Miller, added CNN, had emphasized that the problem was not confined to just two staffers.
Tuesday’s report from the IRS Office of Inspector General, however, focused exclusively on the Cincinnati office.
This IG’s review, according to the report ‘was performed at the EO [Exempt Organizations] function Headquarters office in Washington, D.C., and the Determinations Unit in Cincinnati, Ohio.’
The Washington staffers involved, the IG report continues, were in charge of reviewing materials prepared in Cincinnati. ‘As part of this effort, EO function Headquarters office employees reviewed the additional information request letters prepared by the team of [Cincinnati] specialists,’ the report reads.
IRS offices in the California towns of El Monte and Laguna Niguel sent politically motivated letters to tea party groups, suggesting that the problem reached beyond the Cincinnati office where the IG report focused
Nothing in the report describes letters sent by IRS employees in California or the District of Columbia.
Yet an April 21, 2010 letter to the Albuquerque Tea Party organization, containing a preliminary list of 10 questions, came from the IRS’s Tax Exempt and Government Entities Division in Washington, D.C. The group responded on June 10.
Seventeen months passed before the IRS responded on November 16, 2011. That letter, similar in scope and tone to other intrusive IRS letters that have drawn national attention, also came from the Washington, D.C. IRS office. It included an additional 28 questions.
A separate letter came to Patriots Educating Concerned Americans Now (PECAN), a Redding, California conservative group, from an IRS office in the Orange County, California town of Laguna Niguel.
That letter, dated January 31, 2012, asked 55 questions, including a demand for ‘complete copies of the organization’s website that is accessible to members only.’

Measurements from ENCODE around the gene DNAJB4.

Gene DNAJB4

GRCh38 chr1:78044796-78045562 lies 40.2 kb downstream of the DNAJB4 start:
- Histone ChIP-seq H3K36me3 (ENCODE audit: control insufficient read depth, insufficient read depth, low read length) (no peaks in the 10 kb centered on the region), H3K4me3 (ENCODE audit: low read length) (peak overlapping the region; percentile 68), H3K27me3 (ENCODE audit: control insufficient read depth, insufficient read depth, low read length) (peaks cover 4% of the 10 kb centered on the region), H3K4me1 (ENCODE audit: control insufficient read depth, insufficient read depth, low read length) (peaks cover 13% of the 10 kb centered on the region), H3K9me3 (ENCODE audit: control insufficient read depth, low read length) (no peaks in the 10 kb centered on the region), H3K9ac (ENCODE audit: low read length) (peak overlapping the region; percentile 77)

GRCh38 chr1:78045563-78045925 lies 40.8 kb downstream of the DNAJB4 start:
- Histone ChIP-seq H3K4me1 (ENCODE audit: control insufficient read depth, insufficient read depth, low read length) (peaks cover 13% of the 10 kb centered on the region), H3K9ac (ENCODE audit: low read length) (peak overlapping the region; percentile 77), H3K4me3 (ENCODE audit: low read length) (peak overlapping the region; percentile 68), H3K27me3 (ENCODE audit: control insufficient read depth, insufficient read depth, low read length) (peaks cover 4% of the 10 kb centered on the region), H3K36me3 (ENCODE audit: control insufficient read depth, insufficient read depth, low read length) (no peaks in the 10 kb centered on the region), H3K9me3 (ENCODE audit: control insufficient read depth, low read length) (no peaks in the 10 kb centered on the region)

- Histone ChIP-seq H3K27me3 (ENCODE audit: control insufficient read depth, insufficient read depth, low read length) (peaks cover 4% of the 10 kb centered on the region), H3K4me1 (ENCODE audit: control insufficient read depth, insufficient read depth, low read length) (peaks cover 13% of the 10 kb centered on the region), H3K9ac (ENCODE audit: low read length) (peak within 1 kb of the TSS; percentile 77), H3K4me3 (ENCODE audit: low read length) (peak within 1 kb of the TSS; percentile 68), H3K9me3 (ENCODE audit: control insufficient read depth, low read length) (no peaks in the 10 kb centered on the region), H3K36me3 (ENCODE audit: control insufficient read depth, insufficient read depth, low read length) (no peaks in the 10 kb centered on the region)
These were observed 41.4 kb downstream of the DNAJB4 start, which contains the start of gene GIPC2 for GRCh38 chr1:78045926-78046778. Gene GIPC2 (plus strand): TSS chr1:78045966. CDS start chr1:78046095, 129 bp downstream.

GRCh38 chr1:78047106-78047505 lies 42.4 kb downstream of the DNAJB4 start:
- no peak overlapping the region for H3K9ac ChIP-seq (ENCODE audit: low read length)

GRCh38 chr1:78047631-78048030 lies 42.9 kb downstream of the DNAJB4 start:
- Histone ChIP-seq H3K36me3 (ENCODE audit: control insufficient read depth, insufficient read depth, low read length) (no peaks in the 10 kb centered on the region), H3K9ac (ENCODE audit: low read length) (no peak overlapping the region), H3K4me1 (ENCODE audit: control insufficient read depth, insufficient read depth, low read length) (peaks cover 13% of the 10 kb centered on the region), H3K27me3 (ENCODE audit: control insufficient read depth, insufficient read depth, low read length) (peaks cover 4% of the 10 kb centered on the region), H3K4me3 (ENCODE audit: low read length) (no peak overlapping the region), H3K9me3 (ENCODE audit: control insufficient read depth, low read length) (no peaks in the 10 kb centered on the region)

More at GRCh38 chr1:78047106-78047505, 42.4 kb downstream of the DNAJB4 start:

It also asked a series of pointed questions about PECAN’s relationship to the Redding Tea Party Patriots, an overtly political organization.
A third IRS letter to a group called Oklahoma City Patriots In Action, or the OKC PIA Association, came from an IRS office in El Monte, California, an eastern suburb of Los Angeles, on February 9, 2012.
It included 59 questions, including a demand for a list showing the time, date, place and ‘content schedule’ for every ‘public rally or exhibition’ the group had ever conducted.’for or against any public policies, legislations [sic], public officers, political candidates, or like kinds.’
‘Please state whether you provide any advocacy training to your members and to the general public,’ another question read. ‘If yes, describe in detail your advocacy training and provide copies of any publications concerning such training.’
The American Center for Law and Justice (ACLJ), which represents all three groups, provided MailOnline with a letter from the IRS in Washington, D.C. in which the agency said it still had not decided whether to award the Albuquerque Tea Party tax-exempt status.
That letter was dated April 16, 2013, more than three years since the group filed its initial application.
Jay Sekulow, the ACLJ’s chief counsel, scoffed at the idea of the IRS scapegoating a pair of its Cincinnati employees, given the letters he has seen from offices three time zones apart.
- You: IRS seemed to turn a blind eye to Cincinnati office’s screening (latimes.com)
- Local man: Why did IRS single me out? (wcpo.com)
- Cincy IRS employees called into probe (wcpo.com)
- IRS Timeline: What We Know So Far (blogs.wsj.com)
- Ousted IRS leader grilled by panel (toledoblade.com)
- IRS problem started with vague tax exemption rules (latimes.com)
- Editorial: IRS must be held accountable for abusing its power (knoxnews.com)
- Ousted IRS chief regrets treatment of tea party (sacbee.com)
- “Scamming The Taxpayers”: The IRS Controversy And The Tax-Exempt Charade (mykeystrokes.com)
- IRS scandal: Ousted chief tells Congress errors not caused by politics (oregonlive.com)